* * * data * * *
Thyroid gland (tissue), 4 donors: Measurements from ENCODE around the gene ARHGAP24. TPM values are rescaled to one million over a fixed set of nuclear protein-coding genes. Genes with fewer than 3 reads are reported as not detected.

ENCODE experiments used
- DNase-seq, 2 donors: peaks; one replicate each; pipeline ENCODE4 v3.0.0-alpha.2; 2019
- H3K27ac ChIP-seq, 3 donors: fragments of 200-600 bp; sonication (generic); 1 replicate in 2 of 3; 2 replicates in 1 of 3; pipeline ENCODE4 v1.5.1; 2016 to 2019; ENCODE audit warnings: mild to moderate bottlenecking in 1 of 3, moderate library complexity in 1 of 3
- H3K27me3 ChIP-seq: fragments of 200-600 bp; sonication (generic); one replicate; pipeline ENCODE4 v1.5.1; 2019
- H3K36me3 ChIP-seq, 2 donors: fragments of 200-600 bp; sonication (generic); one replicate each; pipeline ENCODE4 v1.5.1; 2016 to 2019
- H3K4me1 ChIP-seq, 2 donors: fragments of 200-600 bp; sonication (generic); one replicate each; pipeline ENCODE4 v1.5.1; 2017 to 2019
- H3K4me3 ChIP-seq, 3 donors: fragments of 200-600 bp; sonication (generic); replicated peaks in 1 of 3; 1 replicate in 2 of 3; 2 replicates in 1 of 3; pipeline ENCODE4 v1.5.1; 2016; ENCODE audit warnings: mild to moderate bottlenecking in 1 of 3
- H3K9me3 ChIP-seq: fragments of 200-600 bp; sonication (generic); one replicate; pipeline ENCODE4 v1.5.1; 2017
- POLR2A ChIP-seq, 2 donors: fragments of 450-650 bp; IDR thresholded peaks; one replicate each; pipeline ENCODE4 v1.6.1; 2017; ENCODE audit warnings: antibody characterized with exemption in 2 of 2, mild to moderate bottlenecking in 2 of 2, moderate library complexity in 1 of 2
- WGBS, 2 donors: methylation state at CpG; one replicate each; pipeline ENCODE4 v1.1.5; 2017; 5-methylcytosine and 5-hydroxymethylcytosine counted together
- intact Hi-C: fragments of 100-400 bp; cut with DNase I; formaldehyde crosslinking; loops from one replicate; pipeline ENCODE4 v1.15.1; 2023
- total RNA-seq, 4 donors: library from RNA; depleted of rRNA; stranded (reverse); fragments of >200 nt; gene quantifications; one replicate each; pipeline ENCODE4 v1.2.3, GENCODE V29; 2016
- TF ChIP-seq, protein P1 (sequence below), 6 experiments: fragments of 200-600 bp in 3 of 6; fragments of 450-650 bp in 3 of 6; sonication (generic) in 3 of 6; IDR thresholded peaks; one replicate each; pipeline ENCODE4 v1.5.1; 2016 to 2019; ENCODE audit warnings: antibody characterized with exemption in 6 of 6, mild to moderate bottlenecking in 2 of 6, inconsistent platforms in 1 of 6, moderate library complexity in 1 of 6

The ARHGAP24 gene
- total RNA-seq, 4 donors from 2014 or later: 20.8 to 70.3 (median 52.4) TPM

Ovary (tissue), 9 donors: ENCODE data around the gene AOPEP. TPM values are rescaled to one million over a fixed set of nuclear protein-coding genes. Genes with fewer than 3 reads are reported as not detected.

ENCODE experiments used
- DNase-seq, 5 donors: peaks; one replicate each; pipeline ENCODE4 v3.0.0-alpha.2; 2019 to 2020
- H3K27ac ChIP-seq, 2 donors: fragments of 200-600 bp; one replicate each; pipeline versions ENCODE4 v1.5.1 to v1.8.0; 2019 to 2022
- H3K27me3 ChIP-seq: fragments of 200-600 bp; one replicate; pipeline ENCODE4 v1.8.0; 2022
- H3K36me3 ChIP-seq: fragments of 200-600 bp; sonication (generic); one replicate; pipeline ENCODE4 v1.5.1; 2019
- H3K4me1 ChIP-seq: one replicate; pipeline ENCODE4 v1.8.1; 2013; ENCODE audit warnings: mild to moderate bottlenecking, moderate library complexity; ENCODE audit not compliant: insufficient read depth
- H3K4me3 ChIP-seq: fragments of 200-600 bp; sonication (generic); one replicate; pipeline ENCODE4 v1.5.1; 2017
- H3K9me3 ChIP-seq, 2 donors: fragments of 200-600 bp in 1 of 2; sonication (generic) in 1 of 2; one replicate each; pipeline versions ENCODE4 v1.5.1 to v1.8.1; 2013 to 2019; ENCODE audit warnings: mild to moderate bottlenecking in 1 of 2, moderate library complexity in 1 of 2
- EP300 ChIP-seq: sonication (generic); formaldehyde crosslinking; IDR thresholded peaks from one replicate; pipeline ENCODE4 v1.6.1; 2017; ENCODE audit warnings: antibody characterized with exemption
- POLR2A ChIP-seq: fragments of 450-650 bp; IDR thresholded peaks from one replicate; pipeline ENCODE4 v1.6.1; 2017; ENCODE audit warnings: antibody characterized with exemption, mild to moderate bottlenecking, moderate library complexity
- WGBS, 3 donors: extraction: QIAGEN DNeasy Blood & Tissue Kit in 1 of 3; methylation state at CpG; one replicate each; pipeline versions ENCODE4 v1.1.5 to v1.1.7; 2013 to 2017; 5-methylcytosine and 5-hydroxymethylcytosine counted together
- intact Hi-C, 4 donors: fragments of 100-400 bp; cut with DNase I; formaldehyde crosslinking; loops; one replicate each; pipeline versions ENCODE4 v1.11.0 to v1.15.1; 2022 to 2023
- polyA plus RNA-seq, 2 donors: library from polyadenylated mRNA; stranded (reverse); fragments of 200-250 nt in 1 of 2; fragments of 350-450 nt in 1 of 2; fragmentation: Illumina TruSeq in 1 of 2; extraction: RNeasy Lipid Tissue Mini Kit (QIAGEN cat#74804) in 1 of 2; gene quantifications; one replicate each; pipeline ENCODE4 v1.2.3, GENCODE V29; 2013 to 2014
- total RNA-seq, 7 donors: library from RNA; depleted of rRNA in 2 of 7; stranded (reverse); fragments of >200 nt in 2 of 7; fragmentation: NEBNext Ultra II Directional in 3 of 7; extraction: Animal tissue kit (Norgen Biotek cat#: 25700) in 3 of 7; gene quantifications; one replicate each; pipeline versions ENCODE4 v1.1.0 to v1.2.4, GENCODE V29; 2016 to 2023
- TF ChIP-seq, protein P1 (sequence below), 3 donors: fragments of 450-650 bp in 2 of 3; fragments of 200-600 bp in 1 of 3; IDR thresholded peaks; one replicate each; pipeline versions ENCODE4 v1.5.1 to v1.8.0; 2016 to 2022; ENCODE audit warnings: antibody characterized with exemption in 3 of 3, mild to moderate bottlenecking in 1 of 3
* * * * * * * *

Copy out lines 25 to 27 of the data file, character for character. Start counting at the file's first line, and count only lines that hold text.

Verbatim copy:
- H3K9me3 ChIP-seq, 2 donors: fragments of 200-600 bp in 1 of 2; sonication (generic) in 1 of 2; one replicate each; pipeline versions ENCODE4 v1.5.1 to v1.8.1; 2013 to 2019; ENCODE audit warnings: mild to moderate bottlenecking in 1 of 2, moderate library complexity in 1 of 2
- EP300 ChIP-seq: sonication (generic); formaldehyde crosslinking; IDR thresholded peaks from one replicate; pipeline ENCODE4 v1.6.1; 2017; ENCODE audit warnings: antibody characterized with exemption
- POLR2A ChIP-seq: fragments of 450-650 bp; IDR thresholded peaks from one replicate; pipeline ENCODE4 v1.6.1; 2017; ENCODE audit warnings: antibody characterized with exemption, mild to moderate bottlenecking, moderate library complexity